Judge Tosses Out ACLU’s Attempt To Stop A County From Cooperating With ICE


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Jason Hopkins Immigration and politics reporter
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A judge in Colorado dismissed a lawsuit by the American Civil Liberties Union (ACLU) against the Teller County Sheriff’s Office that argued it was breaking the law by cooperating with Immigration and Customs Enforcement (ICE).

The ACLU’s Colorado chapter, suing on behalf of six people in the county in June 2019, argued that Teller County Sheriff was violating state law by entering into a 287(g) program with ICE. District Court Judge Scott Sells, however, dismissed the suit Tuesday, concluding that the plaintiffs did not have “standing to bring this lawsuit and have not suffered an injury in fact to a legally protected interest,” according to KOAA News5.

The decision marked a win for a local law enforcement group attempting to promote public safety while its state government has become increasingly hostile to federal immigration authorities.

Teller County Sheriff Jason Mikesell entered into a 287(g) agreement with ICE in February 2019, and his deputies then began to receive training to operate as immigration agents. The program, which has been adopted throughout the country, is a cooperation agreement between local law enforcement and ICE in which the agency covers the majority of the cost for immigration enforcement activities.

ICE Field Office Director, Enforcement and Removal Operations, David Marin and U.S. Immigration and Customs Enforcement's (ICE) Fugitive Operations team search for a Mexican national at a home in Hawthorne

ICE Field Office Director, Enforcement and Removal Operations, David Marin and U.S. Immigration and Customs Enforcement’s (ICE) Fugitive Operations team search for a Mexican national at a home in Hawthorne, California, U.S., March 1, 2020. REUTERS/Lucy Nicholson

Ultimately, the program fosters better cohesion between local law enforcement and ICE, and allows federal agents to be more aware of when an illegal alien has been booked in a county jail.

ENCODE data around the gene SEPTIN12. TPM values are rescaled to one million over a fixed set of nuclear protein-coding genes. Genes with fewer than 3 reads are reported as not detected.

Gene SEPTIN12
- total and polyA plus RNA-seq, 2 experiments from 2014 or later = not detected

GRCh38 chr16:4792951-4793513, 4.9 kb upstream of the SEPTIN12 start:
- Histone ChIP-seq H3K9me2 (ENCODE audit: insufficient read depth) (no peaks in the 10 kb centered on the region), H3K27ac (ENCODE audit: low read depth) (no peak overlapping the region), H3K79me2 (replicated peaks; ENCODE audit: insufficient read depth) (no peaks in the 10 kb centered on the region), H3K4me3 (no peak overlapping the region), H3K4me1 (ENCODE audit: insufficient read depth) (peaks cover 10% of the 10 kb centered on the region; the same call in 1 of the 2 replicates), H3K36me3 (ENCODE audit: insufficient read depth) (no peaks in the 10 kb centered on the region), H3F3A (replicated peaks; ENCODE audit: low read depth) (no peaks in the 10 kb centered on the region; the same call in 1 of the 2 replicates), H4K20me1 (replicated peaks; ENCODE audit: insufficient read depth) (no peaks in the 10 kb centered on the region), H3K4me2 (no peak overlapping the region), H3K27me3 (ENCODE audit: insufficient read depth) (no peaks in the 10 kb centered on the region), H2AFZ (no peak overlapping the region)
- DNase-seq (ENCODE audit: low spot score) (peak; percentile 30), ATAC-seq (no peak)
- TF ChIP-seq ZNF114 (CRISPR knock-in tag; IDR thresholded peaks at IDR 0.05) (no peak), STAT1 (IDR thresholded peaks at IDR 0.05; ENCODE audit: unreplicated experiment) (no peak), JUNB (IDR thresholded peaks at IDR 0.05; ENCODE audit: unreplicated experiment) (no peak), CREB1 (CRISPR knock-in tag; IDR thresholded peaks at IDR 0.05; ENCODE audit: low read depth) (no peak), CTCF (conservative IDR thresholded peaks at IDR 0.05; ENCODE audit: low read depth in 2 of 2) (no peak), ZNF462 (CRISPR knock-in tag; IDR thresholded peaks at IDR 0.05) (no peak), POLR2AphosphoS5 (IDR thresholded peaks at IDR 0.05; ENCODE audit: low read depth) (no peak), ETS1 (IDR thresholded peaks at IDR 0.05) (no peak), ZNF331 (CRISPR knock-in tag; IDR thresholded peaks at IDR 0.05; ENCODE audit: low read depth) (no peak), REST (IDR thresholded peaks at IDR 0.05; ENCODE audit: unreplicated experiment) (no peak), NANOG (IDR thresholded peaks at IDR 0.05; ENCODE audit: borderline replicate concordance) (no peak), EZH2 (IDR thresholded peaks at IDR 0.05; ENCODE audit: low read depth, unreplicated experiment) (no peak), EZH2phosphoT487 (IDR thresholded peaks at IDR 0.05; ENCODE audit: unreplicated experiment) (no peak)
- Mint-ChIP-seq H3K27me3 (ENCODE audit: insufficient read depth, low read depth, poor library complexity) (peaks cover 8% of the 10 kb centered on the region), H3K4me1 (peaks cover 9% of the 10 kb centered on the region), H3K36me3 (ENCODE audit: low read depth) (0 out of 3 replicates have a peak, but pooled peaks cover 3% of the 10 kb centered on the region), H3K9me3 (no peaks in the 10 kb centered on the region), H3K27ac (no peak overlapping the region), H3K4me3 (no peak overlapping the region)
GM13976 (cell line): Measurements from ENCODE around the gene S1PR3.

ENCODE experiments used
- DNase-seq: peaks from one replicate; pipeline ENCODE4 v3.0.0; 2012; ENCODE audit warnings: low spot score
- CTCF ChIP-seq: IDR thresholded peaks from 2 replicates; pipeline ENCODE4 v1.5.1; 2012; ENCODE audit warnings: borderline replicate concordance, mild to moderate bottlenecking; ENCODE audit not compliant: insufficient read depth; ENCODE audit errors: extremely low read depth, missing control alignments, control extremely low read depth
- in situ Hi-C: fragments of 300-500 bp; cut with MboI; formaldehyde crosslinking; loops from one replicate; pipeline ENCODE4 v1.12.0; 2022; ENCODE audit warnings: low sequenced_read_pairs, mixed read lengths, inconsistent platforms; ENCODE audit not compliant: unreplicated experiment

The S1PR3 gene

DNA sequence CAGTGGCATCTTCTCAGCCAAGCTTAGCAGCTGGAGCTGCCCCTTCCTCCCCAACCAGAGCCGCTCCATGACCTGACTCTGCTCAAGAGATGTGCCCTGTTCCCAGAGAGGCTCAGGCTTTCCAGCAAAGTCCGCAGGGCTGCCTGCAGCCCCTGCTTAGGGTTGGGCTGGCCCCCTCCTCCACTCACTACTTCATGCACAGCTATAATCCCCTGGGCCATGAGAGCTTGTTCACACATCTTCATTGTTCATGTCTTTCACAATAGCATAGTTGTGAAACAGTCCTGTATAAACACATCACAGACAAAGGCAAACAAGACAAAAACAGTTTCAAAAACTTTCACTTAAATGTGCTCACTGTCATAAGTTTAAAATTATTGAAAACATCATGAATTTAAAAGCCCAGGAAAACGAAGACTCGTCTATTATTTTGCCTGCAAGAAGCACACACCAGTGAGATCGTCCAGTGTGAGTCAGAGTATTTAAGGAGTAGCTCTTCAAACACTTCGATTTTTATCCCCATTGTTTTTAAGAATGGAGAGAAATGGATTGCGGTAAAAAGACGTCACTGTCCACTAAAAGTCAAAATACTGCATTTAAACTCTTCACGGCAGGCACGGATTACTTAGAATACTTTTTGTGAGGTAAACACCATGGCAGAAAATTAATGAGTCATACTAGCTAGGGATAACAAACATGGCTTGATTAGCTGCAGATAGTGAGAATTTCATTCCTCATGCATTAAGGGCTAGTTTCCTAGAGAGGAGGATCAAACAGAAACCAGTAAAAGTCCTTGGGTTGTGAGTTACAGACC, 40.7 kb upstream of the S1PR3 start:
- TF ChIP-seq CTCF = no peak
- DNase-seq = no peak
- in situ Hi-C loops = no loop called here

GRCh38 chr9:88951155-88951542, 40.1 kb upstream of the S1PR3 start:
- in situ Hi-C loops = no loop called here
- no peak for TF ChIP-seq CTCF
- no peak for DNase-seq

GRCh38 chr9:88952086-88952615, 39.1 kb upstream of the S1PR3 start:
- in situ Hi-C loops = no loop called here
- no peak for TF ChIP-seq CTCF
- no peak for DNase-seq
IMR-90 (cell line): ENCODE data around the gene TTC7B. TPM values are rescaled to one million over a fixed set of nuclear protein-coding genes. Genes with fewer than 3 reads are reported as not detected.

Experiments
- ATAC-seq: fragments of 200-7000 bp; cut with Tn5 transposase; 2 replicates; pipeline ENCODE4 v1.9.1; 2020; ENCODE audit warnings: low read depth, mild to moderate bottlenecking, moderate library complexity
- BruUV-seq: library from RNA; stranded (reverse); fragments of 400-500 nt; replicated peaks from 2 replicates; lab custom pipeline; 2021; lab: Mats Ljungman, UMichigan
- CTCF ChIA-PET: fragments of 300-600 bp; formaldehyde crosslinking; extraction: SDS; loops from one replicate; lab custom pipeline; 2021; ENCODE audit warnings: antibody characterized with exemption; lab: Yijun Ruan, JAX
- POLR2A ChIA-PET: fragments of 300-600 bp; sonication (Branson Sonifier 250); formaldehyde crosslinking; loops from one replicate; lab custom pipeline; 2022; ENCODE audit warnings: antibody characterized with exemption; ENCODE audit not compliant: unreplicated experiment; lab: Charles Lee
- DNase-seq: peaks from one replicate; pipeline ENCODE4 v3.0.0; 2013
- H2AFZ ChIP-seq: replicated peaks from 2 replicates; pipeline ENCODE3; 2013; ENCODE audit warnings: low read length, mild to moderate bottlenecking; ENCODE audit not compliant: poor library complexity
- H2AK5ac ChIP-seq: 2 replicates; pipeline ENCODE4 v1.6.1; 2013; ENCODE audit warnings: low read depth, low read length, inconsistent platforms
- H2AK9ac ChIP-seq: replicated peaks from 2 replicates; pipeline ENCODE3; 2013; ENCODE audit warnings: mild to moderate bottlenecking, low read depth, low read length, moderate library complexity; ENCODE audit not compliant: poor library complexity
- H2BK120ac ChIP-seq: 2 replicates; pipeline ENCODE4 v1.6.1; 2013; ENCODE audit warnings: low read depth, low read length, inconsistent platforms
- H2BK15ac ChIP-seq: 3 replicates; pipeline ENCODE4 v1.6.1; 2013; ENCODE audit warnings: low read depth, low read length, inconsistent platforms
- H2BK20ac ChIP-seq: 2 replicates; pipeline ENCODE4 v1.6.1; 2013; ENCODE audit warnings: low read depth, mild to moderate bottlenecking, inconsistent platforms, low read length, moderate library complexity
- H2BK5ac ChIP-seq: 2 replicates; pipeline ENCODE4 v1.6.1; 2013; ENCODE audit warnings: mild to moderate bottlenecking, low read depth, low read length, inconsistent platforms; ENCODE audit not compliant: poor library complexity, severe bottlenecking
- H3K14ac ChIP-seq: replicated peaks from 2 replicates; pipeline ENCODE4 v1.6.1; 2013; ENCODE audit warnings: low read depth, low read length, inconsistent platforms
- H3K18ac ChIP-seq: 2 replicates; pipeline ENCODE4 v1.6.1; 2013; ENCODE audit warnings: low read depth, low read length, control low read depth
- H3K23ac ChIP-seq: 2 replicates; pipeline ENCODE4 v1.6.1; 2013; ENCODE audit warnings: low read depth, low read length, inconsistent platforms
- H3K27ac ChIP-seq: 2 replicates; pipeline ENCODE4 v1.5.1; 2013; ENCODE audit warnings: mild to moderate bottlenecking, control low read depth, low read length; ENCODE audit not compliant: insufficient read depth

The 287(g) program additionally undercuts arguments made by critics that local officers shouldn’t spend their tax dollars on federal immigration matters. In Teller County’s case, the sheriff argued that local taxpayers paid zero dollars for the program.

“The program is paid for by ICE,” Mikesell argued. “There’s not been a dime spent on this program at this time, locally.”

The district judge agreed with Mikesell, finding that the plaintiffs had no basis to sue because the program used no taxpayer money.

“This court ruling allows the sheriff to continue to protect the citizens of Teller County and sustain the way of life this community wants,” Mikesell stated after the ruling. The sheriff said the 287(g) program he entered into keeps his community safe from transnational drug gangs.

Colorado, a state where the Democratic Party controls the state legislature and the governor’s mansion, has passed laws that make it harder for local authorities to cooperate with ICE. Gov. Jared Polis signed legislation in May 2019 that prohibits officers from providing a suspected illegal alien’s personal information to ICE, among other restrictive measures. (RELATED: Senate Democrats Say Trump Admin ‘Blatantly Misinterpreting’ The Law With Emergency Border Closure)

The plaintiffs in the Teller County suit argued the agreement was in violation of such laws, but did not succeed in convincing the judge.

The ACLU of Colorado has not given up, with the legal director of the group saying they would appeal the judge’s decision.

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